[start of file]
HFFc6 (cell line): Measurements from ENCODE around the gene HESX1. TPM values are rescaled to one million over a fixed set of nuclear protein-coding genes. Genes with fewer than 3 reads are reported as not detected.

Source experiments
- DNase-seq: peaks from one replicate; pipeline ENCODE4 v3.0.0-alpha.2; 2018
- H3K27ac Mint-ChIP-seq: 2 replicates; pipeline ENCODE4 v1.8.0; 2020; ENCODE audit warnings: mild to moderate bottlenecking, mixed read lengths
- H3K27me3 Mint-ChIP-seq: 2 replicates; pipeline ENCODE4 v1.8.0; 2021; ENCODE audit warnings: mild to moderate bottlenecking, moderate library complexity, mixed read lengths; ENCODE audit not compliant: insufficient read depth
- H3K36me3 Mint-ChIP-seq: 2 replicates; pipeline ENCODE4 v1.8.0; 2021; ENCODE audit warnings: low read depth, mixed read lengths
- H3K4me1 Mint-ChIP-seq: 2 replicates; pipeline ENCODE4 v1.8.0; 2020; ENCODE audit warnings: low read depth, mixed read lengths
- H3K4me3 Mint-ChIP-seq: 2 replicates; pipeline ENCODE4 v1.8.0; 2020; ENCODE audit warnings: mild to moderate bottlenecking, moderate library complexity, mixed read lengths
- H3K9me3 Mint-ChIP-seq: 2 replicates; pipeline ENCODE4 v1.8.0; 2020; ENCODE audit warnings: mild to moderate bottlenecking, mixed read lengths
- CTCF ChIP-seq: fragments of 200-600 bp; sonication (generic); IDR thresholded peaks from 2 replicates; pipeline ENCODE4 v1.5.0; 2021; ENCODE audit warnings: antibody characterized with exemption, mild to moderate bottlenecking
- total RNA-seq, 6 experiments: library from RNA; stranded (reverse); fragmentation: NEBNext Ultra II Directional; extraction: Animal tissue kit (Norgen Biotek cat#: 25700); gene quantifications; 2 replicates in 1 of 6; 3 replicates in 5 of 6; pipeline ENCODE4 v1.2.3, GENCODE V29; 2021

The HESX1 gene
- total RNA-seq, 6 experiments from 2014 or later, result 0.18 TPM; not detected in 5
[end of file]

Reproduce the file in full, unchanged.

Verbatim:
HFFc6 (cell line): Measurements from ENCODE around the gene HESX1. TPM values are rescaled to one million over a fixed set of nuclear protein-coding genes. Genes with fewer than 3 reads are reported as not detected.

Source experiments
- DNase-seq: peaks from one replicate; pipeline ENCODE4 v3.0.0-alpha.2; 2018
- H3K27ac Mint-ChIP-seq: 2 replicates; pipeline ENCODE4 v1.8.0; 2020; ENCODE audit warnings: mild to moderate bottlenecking, mixed read lengths
- H3K27me3 Mint-ChIP-seq: 2 replicates; pipeline ENCODE4 v1.8.0; 2021; ENCODE audit warnings: mild to moderate bottlenecking, moderate library complexity, mixed read lengths; ENCODE audit not compliant: insufficient read depth
- H3K36me3 Mint-ChIP-seq: 2 replicates; pipeline ENCODE4 v1.8.0; 2021; ENCODE audit warnings: low read depth, mixed read lengths
- H3K4me1 Mint-ChIP-seq: 2 replicates; pipeline ENCODE4 v1.8.0; 2020; ENCODE audit warnings: low read depth, mixed read lengths
- H3K4me3 Mint-ChIP-seq: 2 replicates; pipeline ENCODE4 v1.8.0; 2020; ENCODE audit warnings: mild to moderate bottlenecking, moderate library complexity, mixed read lengths
- H3K9me3 Mint-ChIP-seq: 2 replicates; pipeline ENCODE4 v1.8.0; 2020; ENCODE audit warnings: mild to moderate bottlenecking, mixed read lengths
- CTCF ChIP-seq: fragments of 200-600 bp; sonication (generic); IDR thresholded peaks from 2 replicates; pipeline ENCODE4 v1.5.0; 2021; ENCODE audit warnings: antibody characterized with exemption, mild to moderate bottlenecking
- total RNA-seq, 6 experiments: library from RNA; stranded (reverse); fragmentation: NEBNext Ultra II Directional; extraction: Animal tissue kit (Norgen Biotek cat#: 25700); gene quantifications; 2 replicates in 1 of 6; 3 replicates in 5 of 6; pipeline ENCODE4 v1.2.3, GENCODE V29; 2021

The HESX1 gene
- total RNA-seq, 6 experiments from 2014 or later, result 0.18 TPM; not detected in 5